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SOS Rhino : In the News : Archived News : January 2001 : Race on to save West Africa's last few black rhinos
 

Race on to save West Africa's last few black rhinos

 
Agence France Presse
January 7, 2001

PARIS - An international rescue operation is afoot in Cameroon to save fewer than ten black rhinos, the last survivors from herds of thousands wiped out by poachers across West Africa over the past two decades.

"It is necessary, in fact, to act immediately, because this rhinoceros could disappear very soon," said Alain Zecchini, a rhinoceros expert who helps run France's National Society for the Protection of Nature (SNPN).

Zecchini said the rescue operation -- a joint effort by Cameroon authorities, the international nature conservation union UICN and the Worldwide Fund for Nature (WWF) -- was set to begin soon.

The rhino specialist spoke out against a widespread notion about why the horn of the beast is prized in Asia and sought by poachers, who also sell it to some Arab peoples, particularly Yemeni tribesmen who use it for the hilts of their daggers.

"Contrary to what people believe in the west, Asian people do not attribute aphrodisiac virtues to the rhinoceros horn. They use it for different illnesses and consider it good, for example, in bringing down a fever," Zecchini said.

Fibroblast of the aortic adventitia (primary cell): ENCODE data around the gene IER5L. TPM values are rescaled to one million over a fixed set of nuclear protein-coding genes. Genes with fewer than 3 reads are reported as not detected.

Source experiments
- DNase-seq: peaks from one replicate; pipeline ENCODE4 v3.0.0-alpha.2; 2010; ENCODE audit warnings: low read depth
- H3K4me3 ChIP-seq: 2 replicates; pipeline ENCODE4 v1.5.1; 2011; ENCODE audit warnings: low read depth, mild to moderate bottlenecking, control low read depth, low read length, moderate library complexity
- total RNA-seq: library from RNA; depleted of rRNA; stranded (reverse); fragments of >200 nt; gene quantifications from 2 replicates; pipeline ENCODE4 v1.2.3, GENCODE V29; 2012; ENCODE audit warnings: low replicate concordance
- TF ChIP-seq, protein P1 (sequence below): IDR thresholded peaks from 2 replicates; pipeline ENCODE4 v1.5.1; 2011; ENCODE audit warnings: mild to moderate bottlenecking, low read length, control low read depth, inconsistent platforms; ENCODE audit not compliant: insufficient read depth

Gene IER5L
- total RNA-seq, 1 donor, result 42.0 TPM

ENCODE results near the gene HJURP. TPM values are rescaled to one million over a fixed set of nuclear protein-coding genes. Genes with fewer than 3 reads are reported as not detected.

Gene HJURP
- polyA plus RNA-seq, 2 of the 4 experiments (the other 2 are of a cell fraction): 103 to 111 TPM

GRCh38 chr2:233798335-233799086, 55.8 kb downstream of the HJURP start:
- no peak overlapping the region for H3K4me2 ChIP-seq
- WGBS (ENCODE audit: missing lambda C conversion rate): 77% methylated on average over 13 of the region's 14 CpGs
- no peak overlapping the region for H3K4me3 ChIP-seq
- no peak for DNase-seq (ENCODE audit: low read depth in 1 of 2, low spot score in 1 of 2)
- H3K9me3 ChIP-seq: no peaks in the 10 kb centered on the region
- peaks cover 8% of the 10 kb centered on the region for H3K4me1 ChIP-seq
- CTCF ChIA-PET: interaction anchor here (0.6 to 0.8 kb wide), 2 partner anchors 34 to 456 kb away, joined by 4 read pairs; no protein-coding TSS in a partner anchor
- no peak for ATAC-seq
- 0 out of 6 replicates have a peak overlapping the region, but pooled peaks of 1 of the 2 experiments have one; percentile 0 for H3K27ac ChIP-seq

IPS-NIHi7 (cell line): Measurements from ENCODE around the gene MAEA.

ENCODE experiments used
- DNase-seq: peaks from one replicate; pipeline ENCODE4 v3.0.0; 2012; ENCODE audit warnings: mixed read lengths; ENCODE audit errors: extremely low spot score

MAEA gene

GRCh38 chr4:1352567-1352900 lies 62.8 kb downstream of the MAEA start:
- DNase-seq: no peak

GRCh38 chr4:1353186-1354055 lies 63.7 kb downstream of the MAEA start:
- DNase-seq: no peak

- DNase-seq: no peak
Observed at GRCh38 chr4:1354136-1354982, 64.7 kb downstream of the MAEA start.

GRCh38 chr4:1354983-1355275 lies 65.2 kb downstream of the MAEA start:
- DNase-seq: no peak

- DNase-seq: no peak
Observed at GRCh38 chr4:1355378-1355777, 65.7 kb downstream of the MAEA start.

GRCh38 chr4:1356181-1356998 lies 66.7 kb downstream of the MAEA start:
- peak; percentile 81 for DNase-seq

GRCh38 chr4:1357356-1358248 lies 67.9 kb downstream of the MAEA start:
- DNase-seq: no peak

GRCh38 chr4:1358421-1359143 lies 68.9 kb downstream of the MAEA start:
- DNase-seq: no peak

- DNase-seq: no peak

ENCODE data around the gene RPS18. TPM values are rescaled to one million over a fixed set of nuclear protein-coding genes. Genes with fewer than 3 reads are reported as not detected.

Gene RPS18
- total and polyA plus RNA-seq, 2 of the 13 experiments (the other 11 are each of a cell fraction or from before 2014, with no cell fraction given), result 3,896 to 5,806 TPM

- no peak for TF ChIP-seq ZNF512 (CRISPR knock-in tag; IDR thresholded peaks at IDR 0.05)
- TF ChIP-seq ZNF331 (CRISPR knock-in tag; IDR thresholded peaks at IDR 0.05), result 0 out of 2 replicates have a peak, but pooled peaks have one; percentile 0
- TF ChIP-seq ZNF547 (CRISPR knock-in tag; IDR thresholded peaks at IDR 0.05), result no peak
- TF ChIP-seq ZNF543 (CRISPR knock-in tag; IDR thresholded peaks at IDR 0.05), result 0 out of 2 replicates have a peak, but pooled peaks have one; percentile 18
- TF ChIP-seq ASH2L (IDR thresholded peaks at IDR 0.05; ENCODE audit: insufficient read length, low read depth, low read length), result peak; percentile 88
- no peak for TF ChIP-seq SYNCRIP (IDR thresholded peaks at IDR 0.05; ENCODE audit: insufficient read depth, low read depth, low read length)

"They still believe this firmly, even if no experiment has conclusively proved that rhinoceros horn -- made of keratine, like toenails -- has pharmaceutical qualities."

The plan will consist in identifying the remaining rhinos and herding them to a safe sanctuary where they will be able to reproduce in peace, possibly bringing their numbers back to around 50 by the middle of this century.

In the early 1980s there were roughly 3,000 of the regional sub-species known as the black rhino in West Africa. Now there are less than ten.

Seven species of rhinoceros used to exist across Africa, but three are already extinct.




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